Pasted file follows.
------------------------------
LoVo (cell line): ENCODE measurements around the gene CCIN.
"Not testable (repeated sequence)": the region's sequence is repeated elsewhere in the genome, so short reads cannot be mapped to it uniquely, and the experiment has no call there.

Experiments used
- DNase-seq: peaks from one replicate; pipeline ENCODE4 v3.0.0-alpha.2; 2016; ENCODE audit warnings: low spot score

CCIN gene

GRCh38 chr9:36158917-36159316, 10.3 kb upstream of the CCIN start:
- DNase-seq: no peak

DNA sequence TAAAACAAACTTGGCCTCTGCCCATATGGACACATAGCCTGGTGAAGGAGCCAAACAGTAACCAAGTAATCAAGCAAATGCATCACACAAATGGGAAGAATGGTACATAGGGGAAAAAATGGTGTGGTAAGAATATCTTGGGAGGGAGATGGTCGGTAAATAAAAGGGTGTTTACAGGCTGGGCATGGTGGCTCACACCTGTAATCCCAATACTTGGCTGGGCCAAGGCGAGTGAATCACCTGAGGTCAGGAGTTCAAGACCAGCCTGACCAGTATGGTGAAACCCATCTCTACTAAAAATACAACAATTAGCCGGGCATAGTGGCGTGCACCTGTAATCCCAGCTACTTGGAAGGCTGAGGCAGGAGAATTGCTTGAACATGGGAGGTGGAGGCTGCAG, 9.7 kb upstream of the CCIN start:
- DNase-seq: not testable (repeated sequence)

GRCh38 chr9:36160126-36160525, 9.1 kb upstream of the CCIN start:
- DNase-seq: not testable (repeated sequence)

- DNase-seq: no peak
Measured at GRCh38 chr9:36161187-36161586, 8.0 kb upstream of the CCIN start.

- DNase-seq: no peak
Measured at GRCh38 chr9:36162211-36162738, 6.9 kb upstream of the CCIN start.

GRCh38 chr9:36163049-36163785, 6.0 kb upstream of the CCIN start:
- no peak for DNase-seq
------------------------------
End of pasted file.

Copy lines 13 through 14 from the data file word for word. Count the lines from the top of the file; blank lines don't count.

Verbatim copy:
Measured at GRCh38 chr9:36161187-36161586, 8.0 kb upstream of the CCIN start.

- DNase-seq: no peak